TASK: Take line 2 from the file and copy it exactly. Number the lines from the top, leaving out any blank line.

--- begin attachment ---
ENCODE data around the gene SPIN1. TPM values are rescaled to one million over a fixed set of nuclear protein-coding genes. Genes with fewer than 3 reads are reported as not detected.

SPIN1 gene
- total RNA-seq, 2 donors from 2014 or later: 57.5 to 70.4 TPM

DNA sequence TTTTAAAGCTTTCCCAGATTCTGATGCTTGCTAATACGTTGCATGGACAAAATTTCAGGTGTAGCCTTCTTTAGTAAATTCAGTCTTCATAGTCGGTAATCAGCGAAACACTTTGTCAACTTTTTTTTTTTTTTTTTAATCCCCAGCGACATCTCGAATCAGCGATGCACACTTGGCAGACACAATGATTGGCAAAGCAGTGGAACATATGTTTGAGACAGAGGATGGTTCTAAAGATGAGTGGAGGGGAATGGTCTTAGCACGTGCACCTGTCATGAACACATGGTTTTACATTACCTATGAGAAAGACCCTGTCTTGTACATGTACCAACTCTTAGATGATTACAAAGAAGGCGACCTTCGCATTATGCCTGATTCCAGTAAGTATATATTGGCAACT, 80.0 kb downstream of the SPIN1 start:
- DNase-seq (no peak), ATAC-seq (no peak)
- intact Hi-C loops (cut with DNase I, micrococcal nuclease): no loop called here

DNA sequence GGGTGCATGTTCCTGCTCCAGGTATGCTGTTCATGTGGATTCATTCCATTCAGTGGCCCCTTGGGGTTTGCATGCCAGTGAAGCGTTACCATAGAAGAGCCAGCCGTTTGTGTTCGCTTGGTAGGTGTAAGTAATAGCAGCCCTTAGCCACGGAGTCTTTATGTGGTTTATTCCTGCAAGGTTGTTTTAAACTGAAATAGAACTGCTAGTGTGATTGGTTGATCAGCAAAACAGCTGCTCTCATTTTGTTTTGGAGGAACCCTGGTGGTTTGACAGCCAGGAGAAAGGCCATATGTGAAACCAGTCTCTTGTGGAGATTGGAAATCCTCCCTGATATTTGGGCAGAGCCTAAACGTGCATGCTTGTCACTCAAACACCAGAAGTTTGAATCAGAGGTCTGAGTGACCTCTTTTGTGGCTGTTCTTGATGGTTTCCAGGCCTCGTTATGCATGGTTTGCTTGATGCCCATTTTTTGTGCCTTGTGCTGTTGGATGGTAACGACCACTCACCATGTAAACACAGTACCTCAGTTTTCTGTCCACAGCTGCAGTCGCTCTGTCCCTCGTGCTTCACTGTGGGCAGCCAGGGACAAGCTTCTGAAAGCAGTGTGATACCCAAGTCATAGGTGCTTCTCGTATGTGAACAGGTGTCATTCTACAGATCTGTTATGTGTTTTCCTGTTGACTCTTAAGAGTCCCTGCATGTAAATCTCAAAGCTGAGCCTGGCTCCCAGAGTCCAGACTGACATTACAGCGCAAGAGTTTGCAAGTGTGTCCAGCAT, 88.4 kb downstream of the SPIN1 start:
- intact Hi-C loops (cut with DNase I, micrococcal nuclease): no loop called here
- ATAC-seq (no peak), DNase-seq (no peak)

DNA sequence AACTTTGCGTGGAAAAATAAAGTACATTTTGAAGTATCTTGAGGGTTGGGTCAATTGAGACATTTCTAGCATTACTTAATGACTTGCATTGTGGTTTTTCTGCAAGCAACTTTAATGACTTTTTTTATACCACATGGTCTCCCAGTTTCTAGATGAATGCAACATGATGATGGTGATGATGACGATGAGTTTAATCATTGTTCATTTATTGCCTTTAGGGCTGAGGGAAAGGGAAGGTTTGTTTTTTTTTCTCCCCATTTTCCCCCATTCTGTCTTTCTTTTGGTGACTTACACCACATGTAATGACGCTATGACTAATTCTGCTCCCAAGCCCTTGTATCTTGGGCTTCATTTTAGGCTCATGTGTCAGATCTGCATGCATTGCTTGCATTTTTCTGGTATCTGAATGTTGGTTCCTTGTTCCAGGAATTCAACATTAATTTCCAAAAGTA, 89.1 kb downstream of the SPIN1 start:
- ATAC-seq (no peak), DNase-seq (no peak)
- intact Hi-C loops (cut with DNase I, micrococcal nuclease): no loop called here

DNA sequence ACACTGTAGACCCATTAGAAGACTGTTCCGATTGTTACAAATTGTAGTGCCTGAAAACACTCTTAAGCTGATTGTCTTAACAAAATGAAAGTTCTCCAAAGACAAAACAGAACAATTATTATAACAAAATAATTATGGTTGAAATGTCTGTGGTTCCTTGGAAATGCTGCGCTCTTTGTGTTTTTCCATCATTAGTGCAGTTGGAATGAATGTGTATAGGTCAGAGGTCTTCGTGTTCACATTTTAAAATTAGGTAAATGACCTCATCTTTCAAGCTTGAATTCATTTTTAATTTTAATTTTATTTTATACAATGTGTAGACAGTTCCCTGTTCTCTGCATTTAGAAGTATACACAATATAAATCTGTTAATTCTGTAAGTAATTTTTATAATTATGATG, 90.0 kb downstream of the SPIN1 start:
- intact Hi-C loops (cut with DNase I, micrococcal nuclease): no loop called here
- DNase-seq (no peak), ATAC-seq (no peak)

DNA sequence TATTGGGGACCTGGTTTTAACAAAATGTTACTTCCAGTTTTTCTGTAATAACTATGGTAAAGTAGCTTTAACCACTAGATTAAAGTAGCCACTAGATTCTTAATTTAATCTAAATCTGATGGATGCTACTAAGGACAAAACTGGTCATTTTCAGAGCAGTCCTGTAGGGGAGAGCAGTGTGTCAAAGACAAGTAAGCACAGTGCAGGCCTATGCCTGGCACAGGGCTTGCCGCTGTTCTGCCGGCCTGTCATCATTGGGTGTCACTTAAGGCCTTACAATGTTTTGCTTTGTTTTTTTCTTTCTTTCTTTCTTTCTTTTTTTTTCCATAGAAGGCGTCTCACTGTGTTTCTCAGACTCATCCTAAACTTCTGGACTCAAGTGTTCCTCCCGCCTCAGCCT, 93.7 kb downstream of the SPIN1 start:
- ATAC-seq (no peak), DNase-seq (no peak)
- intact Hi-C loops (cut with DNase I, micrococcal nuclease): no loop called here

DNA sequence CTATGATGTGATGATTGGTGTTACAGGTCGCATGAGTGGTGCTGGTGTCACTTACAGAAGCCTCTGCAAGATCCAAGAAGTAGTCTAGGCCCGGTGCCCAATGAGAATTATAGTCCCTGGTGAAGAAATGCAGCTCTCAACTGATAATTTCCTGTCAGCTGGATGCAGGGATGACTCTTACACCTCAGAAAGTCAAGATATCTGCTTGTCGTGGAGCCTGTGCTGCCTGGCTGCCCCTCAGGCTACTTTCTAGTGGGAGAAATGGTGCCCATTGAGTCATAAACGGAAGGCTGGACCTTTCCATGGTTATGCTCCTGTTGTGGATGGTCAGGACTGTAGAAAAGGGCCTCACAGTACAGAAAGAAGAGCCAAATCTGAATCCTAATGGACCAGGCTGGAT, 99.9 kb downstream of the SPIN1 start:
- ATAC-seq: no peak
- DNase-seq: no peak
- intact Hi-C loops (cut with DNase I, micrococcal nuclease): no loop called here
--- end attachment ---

SPIN1 gene